The Reserve Bank of Australia (RBA) has decided to keep the cash-rate target at its record-low of 0.1% this month.

The Reserve Bank of Australia (RBA) has decided to keep the cash rate target at its record-low of 0.1% this month.

While the central bank has not moved the needle on the cash rate since November last year, the environment appears to be slowly changing as plans of possible lending crackdown surface.

CreditorWatch chief economist Harley Dale said the approaching reintroduction of lending restrictions for residential property will likely impact the decision of the central bank in the coming months.

"The RBA has been noting upward pressure on property prices and housing affordability for a considerable time and will now be upping the ante," Mr Dale said.

"Due to the combination of easing lockdown restrictions and tighter lending conditions, the RBA faces a different dynamic in coming months than has been seen over 2021 to date."

However Mr Dale said if current circumstances are considered, it appears the RBA might keep the cash rate at its record low until 2024.

"This environment will be very beneficial for businesses and households as they look towards the hopeful easing of lockdown restrictions in late October or early November," he said.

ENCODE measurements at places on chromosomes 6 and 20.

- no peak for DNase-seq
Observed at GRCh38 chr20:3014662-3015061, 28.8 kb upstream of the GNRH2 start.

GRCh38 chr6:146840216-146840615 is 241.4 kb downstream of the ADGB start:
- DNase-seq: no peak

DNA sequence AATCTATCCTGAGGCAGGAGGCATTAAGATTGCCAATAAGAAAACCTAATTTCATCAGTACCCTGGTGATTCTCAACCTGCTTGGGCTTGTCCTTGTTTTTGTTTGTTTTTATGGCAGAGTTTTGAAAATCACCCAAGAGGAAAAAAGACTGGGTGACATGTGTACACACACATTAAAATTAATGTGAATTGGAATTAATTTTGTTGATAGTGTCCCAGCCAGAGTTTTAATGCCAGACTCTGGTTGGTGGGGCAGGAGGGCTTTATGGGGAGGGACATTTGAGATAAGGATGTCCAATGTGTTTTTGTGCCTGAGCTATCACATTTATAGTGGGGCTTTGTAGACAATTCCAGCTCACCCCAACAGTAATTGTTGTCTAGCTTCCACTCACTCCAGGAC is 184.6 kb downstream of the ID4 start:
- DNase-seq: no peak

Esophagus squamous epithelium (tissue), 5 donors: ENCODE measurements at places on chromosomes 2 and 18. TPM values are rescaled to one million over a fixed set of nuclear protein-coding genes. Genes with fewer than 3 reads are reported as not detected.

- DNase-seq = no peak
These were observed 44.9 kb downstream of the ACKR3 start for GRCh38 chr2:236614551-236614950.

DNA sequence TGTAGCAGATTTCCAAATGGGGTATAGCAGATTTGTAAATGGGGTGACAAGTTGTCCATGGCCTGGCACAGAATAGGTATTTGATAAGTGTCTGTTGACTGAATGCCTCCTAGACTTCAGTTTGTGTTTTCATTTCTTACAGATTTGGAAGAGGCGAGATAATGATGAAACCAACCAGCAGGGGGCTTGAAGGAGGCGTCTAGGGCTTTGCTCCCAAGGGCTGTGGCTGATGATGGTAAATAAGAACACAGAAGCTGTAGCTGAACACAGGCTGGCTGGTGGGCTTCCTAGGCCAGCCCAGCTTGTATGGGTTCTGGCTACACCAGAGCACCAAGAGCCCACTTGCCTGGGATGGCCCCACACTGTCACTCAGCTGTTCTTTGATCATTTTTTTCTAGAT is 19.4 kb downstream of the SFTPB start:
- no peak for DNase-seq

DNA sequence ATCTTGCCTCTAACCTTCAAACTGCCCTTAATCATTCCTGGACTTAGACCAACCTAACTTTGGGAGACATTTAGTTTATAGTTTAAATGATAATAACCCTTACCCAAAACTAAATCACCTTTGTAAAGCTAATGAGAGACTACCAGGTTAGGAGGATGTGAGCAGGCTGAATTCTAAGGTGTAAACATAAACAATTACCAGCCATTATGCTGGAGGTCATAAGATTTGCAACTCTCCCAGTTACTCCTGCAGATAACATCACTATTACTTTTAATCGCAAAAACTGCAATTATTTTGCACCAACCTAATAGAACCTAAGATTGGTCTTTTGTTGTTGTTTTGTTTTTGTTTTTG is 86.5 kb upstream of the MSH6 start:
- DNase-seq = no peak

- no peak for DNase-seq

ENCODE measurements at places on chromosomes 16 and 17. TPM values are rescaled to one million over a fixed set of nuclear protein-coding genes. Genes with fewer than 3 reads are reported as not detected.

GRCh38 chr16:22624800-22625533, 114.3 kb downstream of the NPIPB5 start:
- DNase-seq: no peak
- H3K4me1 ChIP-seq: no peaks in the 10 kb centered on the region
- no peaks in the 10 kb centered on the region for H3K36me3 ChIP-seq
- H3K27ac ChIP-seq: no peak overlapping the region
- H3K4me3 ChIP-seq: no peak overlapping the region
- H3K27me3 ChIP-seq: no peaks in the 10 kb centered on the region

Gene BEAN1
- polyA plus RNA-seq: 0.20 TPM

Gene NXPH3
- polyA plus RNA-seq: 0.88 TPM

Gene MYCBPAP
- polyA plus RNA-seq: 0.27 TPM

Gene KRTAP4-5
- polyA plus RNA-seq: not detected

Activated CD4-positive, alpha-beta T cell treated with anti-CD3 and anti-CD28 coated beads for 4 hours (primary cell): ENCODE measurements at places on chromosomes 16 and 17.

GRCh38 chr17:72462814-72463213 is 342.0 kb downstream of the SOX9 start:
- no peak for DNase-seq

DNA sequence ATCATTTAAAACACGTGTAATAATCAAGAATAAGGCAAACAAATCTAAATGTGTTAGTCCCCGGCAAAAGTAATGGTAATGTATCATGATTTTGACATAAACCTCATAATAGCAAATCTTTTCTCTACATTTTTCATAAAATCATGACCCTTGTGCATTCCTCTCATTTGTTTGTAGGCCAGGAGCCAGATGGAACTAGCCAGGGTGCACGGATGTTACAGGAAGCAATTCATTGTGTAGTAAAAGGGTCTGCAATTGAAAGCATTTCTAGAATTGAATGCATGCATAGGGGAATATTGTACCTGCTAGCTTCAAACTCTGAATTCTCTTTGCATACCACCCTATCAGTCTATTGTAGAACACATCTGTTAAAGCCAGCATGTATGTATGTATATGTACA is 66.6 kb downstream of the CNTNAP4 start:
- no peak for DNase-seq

"The highly stimulatory monetary policy climate will also be crucial in moving through the inevitable bumpiness and uncertainty of a post-lockdown economy. This is something the RBA will be keeping a keen eye on."

Indeed APAC economist Callam Pickering shared similar insights on house prices, adding that the sharp rise in both owner-occupier and investor lending is a reflection of the growing concerns about lending activity. 

"Macroprudential policies, if necessary, are certainly preferable to raising the cash rate prematurely. Raising rates to stunt house price growth, at the expense of the broader economy, would be misguided," he said.

RBA's statement

In his monetary policy decision statement, RBA Governor Philip Lowe said the setback to Australia's economic growth due to the pandemic is only temrporary. However, concerns on wage growth and inflation remain. 

"The Board is committed to maintaining highly supportive monetary conditions to achieve a return to full employment in Australia and inflation consistent with the target," he said.

Mr Lowe said Australia is unlikely to meet these targets before 2024 as it would require the labour market to be tight enough to result in material gains in wages. 

"The central scenario for the economy is that this condition will not be met before 2024," he said. 

Mr Lowe also mentioned the uptrend in house prices, which is the main driver of housing credit growth.

"The Council of Financial Regulators has been discussing the medium-term risks to macroeconomic stability of rapid credit growth at a time of historically low interest rates," he said.

"In this environment, it is important that lending standards are maintained and that loan serviceability buffers are appropriate."